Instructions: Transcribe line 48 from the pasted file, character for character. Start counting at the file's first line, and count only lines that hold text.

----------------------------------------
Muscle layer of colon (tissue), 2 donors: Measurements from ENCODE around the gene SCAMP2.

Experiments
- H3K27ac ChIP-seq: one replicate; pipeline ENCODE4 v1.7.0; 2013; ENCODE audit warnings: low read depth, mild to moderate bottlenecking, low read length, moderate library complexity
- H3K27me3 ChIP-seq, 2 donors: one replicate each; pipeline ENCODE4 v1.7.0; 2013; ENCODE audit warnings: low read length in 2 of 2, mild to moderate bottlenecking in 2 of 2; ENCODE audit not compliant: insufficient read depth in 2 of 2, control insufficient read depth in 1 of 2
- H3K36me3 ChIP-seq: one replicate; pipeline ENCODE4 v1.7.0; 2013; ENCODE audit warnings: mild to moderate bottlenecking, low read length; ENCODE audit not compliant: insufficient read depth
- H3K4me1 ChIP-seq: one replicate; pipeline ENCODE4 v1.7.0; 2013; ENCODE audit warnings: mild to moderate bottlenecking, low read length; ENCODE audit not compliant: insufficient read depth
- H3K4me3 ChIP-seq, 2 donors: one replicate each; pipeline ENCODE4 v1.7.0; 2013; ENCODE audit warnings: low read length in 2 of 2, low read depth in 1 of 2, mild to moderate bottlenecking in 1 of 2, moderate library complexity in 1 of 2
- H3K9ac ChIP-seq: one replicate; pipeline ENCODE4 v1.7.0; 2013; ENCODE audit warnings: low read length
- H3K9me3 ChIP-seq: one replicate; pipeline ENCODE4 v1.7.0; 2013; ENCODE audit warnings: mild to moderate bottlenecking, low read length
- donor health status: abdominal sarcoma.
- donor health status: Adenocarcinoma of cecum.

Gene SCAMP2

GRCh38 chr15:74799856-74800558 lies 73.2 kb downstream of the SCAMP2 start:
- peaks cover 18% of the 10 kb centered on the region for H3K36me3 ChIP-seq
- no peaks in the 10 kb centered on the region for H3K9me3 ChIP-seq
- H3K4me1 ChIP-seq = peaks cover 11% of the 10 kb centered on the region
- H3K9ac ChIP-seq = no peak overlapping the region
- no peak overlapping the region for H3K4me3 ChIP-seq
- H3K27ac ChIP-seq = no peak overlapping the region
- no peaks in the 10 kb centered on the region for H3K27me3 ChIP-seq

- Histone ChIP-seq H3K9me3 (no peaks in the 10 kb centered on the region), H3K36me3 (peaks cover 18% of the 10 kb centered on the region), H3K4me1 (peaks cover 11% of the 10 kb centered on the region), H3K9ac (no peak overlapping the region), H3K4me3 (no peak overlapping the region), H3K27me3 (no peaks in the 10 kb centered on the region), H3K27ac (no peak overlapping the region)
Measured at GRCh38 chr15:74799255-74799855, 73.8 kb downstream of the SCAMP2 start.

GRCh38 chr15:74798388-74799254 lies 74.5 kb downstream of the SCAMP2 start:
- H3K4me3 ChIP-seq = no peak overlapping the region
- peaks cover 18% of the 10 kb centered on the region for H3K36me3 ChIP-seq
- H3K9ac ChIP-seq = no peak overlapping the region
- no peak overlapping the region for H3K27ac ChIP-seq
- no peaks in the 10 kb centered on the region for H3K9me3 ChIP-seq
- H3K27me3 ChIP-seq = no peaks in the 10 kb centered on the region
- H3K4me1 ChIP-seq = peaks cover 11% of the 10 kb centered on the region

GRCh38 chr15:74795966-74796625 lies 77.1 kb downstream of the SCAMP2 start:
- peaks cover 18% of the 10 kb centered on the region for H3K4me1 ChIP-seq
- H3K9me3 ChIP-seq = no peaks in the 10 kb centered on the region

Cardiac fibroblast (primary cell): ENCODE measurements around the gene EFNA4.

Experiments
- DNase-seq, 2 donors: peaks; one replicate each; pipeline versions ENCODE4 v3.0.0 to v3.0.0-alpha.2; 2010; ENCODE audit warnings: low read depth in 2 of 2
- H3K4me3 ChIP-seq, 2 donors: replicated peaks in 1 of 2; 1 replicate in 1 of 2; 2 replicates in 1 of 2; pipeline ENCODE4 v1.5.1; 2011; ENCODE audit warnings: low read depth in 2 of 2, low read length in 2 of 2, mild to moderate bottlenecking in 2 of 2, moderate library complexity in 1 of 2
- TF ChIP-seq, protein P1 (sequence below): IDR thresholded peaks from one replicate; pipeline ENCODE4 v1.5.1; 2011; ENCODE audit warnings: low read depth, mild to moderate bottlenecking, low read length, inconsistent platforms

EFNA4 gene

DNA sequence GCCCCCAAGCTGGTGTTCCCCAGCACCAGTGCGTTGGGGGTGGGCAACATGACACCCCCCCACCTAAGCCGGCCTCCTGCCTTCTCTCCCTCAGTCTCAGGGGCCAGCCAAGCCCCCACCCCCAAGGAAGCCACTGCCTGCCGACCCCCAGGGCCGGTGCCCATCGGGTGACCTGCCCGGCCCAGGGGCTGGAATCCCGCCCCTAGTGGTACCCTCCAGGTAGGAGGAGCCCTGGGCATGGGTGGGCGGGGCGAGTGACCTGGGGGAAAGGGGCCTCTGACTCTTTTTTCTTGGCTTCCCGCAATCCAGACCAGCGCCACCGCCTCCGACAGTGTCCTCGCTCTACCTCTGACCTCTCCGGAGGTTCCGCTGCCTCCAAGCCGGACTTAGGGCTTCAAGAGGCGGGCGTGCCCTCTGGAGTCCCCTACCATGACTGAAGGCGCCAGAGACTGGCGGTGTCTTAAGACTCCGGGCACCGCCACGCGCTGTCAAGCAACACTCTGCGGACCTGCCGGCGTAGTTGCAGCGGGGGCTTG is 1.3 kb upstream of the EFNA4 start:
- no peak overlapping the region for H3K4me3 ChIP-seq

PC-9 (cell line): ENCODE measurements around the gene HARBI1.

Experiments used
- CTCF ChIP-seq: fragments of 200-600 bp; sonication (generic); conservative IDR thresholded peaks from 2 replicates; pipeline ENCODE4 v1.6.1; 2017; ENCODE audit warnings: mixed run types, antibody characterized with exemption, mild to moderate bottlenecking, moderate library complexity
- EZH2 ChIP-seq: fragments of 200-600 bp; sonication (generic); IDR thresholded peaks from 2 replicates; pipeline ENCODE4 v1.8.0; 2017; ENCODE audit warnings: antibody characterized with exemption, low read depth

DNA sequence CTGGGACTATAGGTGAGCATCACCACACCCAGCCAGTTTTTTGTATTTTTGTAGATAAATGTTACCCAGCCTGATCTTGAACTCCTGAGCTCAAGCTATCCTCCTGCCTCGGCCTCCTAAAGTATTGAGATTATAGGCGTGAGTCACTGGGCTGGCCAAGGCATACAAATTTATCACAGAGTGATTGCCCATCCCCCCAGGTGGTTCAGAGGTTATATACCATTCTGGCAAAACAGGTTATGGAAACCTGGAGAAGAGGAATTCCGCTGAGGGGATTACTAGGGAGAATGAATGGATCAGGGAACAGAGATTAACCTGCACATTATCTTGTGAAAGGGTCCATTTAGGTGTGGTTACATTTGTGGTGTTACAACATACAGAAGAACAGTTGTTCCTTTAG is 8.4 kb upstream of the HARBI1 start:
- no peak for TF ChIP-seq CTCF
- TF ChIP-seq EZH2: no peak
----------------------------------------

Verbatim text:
- TF ChIP-seq EZH2: no peak